Paradise Park RV Resort, in Harlingen last year offered a 5 percent “Early Bird Special” discount for some visitors who paid by June for the next winter. Paradise has 295 recreational vehicle and 255 mobile home sites, office manager Christine Henderson told the Valley Morning Star.
Other parks’ discount offers vary from year to year.
Winter Texans are big business in the Valley, injecting millions of dollars into the local economy every year. During the past winter season, Winter Texans had a $751 million direct economic impact on the Valley economy, according to statistics compiled by the Valley Markets and Tourism Research Center at the University of Texas-Pan American (UTPA).
Winter Texans usually begin showing up in the RGV around October 1, Penny Simpson, UTPA professor of marketing and associate dean of the College of Business Administration and director of the Valley Markets and Tourism Research Center, told the Valley Morning Star.
“It’s just a trickle in October,” she said of the annual migration of retirees.
“When they come is tied to the weather. The health of the retirees also determines whether they will return to the Valley each year.”
Visits by retirees from northern states and Canada dropped sharply after the 9/11 terror attacks, but eventually returned to nearly the levels of earlier years.
A biannual survey by UTPA this January showed some drop in numbers of Winter Texans in a January count of seasonal visitors from two years ago.
Simpson said 133,400 Winter Texans came to the Valley last winter compared with 144,000 two years earlier.
Worries about terrorism incidents along the border play into the decision to return to the Valley each year, she added.
Some Winter Texans who have visited the Valley for several winters will stay longer and some make the Valley their home base and visit their northern homes during warmer months, she said.
“We have quite a few people that are annual but stay year-round. But then we have those that are annuals but they are only here for X amount of months and then they go back home,” she said.
While some retirees claim they are no longer Winter Texans because they live in the Valley most of the year, they still go back home to visit family during the hottest months of summer, she said.
“They’re all Winter Texans to me,” she said, laughing.
In recent years, with soaring fuel prices, more retirees are choosing to leave their RVs in the Valley, Henderson said. Paradise Park has a designated storage area for RVs that are not in use.
Sunshine RV Park Manager Lon Huff said Winter Texans are attracted to the Valley by the many species of birds and proudly showed a small lake at his Harlingen park where black-bellied whistling ducks, swans, and roseate spoonbills congregated.
Huff told the Valley Morning Star that his park’s numbers don’t support UTPA’s statistics of declining numbers of Winter Texans.
“The years of 2010 and 2011 for us were extremely good years,” he said.
Violence in Mexico and high gas prices have not greatly affected the numbers of people wintering at Sunshine RV Park, Huff said.
Baby boomers are an increasing presence in the Winter Texan community, Huff said, adding that there’s a “pretty big” contingent of 55-year-old Canadians at his park.
Located four blocks from the Weslaco downtown business district, Frontera Audubon is a private non-profit nature preserve featuring mature native woodlands, thornscrub, trails, wetlands, and butterfly gardens.
This 15-acre urban site provides habitat for a wide variety of birds, butterflies, dragonflies, damselflies, and reptiles. Over 70 kinds of butterflies are documented on the nature preserve including many unique in the U.S. to South Texas.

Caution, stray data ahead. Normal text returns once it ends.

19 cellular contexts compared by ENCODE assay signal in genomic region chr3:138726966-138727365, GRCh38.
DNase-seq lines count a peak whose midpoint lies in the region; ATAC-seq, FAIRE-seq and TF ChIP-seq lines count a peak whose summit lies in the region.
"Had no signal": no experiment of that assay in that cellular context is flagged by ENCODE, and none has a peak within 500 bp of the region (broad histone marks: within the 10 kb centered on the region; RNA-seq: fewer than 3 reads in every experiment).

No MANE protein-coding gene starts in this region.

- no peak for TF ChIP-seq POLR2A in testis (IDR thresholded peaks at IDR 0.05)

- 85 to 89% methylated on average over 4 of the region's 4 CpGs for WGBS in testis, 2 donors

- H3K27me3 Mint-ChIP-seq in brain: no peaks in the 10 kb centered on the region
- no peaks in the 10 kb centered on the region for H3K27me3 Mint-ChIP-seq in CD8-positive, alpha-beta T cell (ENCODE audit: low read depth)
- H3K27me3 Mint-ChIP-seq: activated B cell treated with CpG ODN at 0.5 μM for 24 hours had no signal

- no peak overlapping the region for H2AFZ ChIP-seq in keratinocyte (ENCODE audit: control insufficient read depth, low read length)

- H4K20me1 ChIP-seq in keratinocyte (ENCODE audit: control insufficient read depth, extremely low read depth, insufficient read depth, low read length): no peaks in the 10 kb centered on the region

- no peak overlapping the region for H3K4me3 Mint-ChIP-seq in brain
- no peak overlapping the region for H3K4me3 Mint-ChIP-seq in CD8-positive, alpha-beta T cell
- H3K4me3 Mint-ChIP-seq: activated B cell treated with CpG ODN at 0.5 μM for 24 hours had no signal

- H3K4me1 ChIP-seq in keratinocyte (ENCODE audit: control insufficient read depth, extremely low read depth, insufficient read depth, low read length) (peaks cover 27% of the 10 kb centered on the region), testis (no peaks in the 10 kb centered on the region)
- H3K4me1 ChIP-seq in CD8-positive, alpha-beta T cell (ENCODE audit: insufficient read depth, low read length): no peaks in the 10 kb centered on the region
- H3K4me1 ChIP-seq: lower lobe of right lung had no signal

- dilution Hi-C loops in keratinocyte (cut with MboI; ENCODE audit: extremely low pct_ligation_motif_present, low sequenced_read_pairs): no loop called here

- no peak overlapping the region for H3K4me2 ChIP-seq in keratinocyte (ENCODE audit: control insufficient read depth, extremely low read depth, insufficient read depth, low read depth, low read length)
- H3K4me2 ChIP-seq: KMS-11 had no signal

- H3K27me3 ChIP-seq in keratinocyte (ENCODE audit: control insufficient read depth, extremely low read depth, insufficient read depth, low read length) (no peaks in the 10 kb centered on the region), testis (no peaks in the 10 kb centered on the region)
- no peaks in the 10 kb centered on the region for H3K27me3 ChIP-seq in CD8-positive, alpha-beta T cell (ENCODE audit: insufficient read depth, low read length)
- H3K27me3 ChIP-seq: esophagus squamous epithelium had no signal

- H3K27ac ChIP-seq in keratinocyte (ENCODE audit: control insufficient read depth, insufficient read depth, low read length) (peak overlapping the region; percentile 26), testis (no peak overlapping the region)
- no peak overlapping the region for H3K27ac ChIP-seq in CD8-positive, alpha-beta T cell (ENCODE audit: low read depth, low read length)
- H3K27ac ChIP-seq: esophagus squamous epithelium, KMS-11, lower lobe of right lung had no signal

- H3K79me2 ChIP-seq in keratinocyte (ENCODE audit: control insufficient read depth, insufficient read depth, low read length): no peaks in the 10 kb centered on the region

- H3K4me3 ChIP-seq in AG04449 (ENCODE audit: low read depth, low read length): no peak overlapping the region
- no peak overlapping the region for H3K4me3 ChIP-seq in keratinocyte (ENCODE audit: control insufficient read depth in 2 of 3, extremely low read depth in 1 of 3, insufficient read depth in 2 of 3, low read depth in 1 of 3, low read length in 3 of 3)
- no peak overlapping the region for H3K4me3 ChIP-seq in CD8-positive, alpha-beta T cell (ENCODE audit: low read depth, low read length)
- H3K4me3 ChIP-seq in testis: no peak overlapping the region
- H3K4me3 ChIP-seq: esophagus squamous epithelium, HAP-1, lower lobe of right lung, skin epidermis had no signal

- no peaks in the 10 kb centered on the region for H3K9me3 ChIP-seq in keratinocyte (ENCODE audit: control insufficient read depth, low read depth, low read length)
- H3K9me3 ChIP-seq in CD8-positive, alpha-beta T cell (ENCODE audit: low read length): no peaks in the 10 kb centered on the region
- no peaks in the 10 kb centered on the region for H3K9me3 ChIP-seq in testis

Most of the Rio Grande specialty bird species are regularly seen here including the green jay (pictured below), buff-bellied hummingbird, great kiskadee, long-billed thrasher, green kingfisher, white-tipped dove, groove-billed ani, golden-fronted and ladder-backed woodpeckers, olive sparrow, black-crested titmouse (pictured to the right), and altamira oriole.
The Center is a model in land conservation, water management, and nature tourism. The staff is small in number but large in knowledge and hospitality.
The heart of the Sanctuary is the ‘Thicket’, “native Tamaulipan thornscrub, wetlands, and butterfly gardens” in the 15 acre property that is surprisingly in an urban section of town. It is a great place for novices to sit and watch birds come in to feeders, while rarities draw in experts and photographers to get close-up shots.
All of the trails in the Thicket are dirt trails but very well maintained and quite level with the exception of the elevated boardwalk over wetlands. There are a number of benches throughout the Thicket as well as seating set up at feeding stations.
Since there is a ramp accessing the visitor’s center, all of the Frontera Audubon Sanctuary except possibly the boardwalk is wheelchair and handicap accessible. There are clean restrooms inside the visitor center where maps of the trails are available as well as information about what birds, and butterflies, are being seen.
The ponds are fed by an artificial ‘stream’ that provides running water that is so attractive to birds as well as water drips to ensure the maximum species draw. There are benches across the sidewalk from the water feature where photographers are often seen getting close-up photos.
Frontera’s 15 acre site offers opportunities for bird and butterfly enthusiasts and all those interested in the wonders of nature and biodiversity.
Lesser goldfinches breed in the sunflowers behind the Visitors’ Center, and a wetland that has been developed on the property attracts large numbers of black-bellied whistling-ducks and shorebirds. Green parakeets have nested in cavities in the dead trees bordering the pond, and red-crowned parrots roost in old trees. Few places in the Valley are more populated with plain chachalacas. In migration the thicket is among the better spots to see neotropical migrants away from the coast.
Frontera Audubon is dedicated to preserving the native habitat of the Rio Grande Valley.
Admission: $5; senior, $4; children age 12 and under, free